Cladding issue: Westpac auditing projects for compliance with safe building practices

Cladding issue: Westpac auditing projects for compliance with safe building practices
Cladding issue: Westpac auditing projects for compliance with safe building practices

Westpac has begun an audit of all new and current building projects it is funding to make sure they comply with the building code amid concerns over flammable cladding used in construction.

Recently, a Senate report said flammable cladding on buildings should be banned and an ABC’s Four Corners investigation showed thousands of buildings across Australia have used such material that led to the deadly Grenfell Tower fire in London. 

In what it said was an initial step, Westpac has asked the developers of all its residential and commercial projects that are under way and planned to confirm the compliance of all external wall cladding products with the National Construction Code.

The move does not seek to confirm the compliance of buildings that are already completed – Westpac said it was too early to comment on past projects.

Westpac’s move reveals the concerns of financiers about the risks of combustible cladding on buildings, such as the fire at Melbourne's Lacrosse tower in 2014.

Recent concerns about non-compliant cladding had led the bank to introduce "additional processes", a Westpac spokesman was quoted as saying by The Australian Financial Review.

"In the first instance we are undertaking an audit by asking developers of new and current projects to provide confirmation of compliance on external wall cladding products that are either designed [to be installed], being installed or are already installed," he said.

Among the details sought are the manufacturer and type of product, how the product was to be used and whether the particular product complied with the building code for its intended installation and use.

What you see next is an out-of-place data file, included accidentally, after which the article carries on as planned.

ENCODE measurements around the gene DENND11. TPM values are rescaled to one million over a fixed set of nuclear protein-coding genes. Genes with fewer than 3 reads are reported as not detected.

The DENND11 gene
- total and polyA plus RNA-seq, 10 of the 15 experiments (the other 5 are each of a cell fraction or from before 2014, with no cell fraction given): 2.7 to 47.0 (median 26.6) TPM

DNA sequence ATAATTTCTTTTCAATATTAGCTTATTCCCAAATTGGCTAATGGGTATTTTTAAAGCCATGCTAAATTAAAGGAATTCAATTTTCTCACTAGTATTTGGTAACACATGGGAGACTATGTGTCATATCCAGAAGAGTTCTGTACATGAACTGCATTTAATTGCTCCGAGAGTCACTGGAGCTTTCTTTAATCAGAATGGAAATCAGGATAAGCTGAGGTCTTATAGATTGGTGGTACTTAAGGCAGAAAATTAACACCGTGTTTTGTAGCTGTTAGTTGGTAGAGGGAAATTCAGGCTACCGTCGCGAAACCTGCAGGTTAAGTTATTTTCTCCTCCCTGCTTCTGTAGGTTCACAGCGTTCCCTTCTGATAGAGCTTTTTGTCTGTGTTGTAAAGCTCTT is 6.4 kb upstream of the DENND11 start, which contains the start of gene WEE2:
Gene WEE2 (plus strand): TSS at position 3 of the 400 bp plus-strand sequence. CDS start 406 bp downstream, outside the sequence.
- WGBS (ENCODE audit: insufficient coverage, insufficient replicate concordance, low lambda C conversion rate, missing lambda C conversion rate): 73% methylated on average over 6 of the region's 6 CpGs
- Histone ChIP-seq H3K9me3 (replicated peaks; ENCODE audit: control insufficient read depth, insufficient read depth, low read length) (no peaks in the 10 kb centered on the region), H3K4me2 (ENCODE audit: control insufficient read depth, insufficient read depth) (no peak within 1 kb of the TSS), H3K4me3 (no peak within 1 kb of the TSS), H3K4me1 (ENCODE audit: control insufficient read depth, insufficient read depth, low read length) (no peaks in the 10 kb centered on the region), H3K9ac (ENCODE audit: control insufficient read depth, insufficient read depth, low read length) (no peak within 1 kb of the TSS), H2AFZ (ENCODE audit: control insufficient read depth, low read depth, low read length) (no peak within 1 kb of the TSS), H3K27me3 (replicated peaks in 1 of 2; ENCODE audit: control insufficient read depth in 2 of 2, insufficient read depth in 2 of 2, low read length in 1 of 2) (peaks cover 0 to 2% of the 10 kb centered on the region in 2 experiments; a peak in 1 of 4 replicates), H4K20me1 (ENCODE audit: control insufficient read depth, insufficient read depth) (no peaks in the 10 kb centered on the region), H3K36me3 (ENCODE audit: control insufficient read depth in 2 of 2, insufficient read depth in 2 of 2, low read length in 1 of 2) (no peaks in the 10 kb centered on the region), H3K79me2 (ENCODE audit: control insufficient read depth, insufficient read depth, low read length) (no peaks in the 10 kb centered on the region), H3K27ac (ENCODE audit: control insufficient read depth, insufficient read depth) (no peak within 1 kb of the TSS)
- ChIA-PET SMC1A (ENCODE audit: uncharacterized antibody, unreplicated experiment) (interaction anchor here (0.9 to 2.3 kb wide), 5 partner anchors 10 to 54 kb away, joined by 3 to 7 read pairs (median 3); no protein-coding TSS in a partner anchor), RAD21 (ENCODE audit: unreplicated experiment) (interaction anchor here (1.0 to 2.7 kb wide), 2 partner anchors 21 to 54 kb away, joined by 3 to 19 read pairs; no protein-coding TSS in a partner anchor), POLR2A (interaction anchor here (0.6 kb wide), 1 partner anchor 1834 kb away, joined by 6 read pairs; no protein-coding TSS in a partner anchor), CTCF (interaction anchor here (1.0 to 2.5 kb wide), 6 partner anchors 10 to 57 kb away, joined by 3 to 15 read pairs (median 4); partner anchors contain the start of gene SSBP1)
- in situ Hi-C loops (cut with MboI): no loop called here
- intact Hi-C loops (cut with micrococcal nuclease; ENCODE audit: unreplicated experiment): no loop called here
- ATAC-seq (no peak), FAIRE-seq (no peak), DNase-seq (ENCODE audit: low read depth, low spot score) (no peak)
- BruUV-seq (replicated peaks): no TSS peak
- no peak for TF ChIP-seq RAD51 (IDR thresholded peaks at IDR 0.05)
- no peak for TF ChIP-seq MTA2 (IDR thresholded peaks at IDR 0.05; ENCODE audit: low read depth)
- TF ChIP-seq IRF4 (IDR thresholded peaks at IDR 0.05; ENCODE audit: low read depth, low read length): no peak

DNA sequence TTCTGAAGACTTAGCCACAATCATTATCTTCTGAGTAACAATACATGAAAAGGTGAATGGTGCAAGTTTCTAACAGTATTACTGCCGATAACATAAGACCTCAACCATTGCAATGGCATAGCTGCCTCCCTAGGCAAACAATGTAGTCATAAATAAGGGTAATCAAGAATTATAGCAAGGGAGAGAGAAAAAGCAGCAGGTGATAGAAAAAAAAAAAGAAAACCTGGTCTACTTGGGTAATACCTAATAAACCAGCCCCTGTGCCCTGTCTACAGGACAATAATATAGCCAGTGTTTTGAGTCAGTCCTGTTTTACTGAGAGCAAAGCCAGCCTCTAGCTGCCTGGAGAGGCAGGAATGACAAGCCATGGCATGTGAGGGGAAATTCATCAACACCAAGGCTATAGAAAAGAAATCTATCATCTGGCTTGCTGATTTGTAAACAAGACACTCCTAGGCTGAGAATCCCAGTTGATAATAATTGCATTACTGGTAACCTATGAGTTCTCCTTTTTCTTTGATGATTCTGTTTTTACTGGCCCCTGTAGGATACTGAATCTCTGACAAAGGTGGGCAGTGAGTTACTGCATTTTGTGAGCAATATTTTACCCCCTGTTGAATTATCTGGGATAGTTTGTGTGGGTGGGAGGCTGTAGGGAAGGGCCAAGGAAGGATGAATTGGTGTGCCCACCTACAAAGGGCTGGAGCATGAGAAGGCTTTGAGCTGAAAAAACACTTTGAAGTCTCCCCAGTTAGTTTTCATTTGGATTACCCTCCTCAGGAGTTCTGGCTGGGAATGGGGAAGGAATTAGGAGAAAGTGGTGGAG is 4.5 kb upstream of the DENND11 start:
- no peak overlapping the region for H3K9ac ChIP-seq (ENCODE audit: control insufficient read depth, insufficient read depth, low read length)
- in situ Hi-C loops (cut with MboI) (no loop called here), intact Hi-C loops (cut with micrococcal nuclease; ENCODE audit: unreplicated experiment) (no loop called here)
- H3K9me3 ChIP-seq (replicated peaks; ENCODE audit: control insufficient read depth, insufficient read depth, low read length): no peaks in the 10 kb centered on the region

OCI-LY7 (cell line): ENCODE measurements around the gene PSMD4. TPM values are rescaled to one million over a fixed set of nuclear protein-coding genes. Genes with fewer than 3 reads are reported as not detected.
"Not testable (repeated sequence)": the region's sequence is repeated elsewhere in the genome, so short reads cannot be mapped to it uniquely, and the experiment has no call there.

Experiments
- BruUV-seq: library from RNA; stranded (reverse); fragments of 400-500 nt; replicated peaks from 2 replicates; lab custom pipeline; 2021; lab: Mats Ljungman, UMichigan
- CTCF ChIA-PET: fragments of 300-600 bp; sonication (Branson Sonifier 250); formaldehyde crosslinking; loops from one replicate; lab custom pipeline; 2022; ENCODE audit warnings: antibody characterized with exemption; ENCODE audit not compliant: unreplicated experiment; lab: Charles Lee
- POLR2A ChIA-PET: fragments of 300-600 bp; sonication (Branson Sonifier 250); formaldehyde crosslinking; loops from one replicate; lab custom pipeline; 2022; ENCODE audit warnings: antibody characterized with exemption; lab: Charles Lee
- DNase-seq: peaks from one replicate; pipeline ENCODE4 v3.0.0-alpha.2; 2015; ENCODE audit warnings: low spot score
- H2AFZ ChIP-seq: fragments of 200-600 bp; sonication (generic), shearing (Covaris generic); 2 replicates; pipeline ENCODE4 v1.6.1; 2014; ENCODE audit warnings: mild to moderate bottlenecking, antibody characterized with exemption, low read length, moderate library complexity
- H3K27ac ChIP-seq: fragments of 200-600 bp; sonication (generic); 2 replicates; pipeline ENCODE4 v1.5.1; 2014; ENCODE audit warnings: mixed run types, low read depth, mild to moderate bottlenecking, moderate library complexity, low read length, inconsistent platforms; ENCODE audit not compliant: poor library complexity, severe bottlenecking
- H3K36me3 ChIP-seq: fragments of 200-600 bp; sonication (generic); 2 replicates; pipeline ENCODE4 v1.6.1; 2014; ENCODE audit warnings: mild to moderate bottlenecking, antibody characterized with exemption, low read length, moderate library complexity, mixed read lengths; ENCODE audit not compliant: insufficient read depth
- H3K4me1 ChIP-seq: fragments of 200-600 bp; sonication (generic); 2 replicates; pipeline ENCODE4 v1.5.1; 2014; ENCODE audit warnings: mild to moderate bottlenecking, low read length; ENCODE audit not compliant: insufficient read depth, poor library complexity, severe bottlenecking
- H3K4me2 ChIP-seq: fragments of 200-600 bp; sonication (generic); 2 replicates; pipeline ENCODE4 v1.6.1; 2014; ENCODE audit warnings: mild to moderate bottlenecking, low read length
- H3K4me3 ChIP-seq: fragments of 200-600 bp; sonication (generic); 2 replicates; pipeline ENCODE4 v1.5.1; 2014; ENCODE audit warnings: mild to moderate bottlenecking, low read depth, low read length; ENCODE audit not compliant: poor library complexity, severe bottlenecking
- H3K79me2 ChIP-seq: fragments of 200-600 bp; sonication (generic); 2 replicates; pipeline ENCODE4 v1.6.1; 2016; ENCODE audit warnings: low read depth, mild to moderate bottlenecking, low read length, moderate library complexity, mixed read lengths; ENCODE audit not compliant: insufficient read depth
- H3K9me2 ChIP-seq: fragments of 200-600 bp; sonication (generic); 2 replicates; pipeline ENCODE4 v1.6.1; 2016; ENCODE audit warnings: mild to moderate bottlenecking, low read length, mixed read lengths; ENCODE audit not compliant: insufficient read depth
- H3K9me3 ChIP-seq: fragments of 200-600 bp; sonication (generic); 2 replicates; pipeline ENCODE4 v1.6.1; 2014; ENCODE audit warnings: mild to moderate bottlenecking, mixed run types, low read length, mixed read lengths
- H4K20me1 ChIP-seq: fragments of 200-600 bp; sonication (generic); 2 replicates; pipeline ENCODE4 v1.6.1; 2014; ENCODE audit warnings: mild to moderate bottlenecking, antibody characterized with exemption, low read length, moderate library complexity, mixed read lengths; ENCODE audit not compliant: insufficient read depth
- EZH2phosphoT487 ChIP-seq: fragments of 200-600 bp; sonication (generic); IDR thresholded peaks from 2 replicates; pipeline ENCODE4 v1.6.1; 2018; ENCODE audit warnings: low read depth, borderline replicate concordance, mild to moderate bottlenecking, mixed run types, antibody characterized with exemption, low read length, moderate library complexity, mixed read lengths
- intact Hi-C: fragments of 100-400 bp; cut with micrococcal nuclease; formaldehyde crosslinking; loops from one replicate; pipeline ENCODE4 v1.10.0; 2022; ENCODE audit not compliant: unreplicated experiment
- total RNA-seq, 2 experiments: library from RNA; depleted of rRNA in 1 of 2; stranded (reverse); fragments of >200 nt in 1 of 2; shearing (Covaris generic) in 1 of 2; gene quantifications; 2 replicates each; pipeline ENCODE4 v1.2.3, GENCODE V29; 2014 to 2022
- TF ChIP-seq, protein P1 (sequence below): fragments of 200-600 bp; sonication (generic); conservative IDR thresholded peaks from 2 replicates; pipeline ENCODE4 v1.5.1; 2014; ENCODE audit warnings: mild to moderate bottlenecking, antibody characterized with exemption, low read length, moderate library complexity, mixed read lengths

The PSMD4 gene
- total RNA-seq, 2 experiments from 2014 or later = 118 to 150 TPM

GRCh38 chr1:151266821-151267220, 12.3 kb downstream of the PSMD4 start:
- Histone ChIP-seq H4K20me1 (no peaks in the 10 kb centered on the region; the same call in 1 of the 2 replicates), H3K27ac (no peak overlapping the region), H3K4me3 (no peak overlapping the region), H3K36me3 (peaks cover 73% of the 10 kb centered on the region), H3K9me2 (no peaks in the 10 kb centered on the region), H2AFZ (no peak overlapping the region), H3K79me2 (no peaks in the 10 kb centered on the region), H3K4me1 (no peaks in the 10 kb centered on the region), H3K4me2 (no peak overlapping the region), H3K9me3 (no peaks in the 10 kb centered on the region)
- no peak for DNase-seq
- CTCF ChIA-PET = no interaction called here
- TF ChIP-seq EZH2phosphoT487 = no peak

"Where required, we will be seeking further confirmation from the relevant project consultants, including a statement from the building certifier, that the appropriate certification is in place or that appropriate measures are being sought," he said.

While concerns about combustible cladding are most immediate in residential buildings – where people sleep – audits by authorities across the country have revealed panels containing flammable filling such as polyethylene, in possible breach of the building code and fire safety regulations, on public buildings including Melbourne's AAMI Park stadium and the New Royal Adelaide Hospital.

Insurers are already warning that they may refuse cover on buildings with problematic cladding, or price it too high for strata corporations to afford.

This means lenders too will want to limit their exposure to buildings such as residential towers that do not comply.

For banks right now, cladding is similar to the risks of the Y2K bug that threatened to paralyse computer systems worldwide ahead of the date change to 2000 and they will be taking similar steps to reduce those risks, said Graham Montgomery, the executive chairman of mortgage broker Custom Equity Group.

"At that stage, every lending application had to include a questionnaire on the business side about details of their software, what programs they sued, were they backed up – a whole mirror to addressing an issue that never became an issue," Montgomery said.

"The banks were proactive and I can see that moving forward that's going to be that type of thing that starts to happen."

Safety Bank Lending

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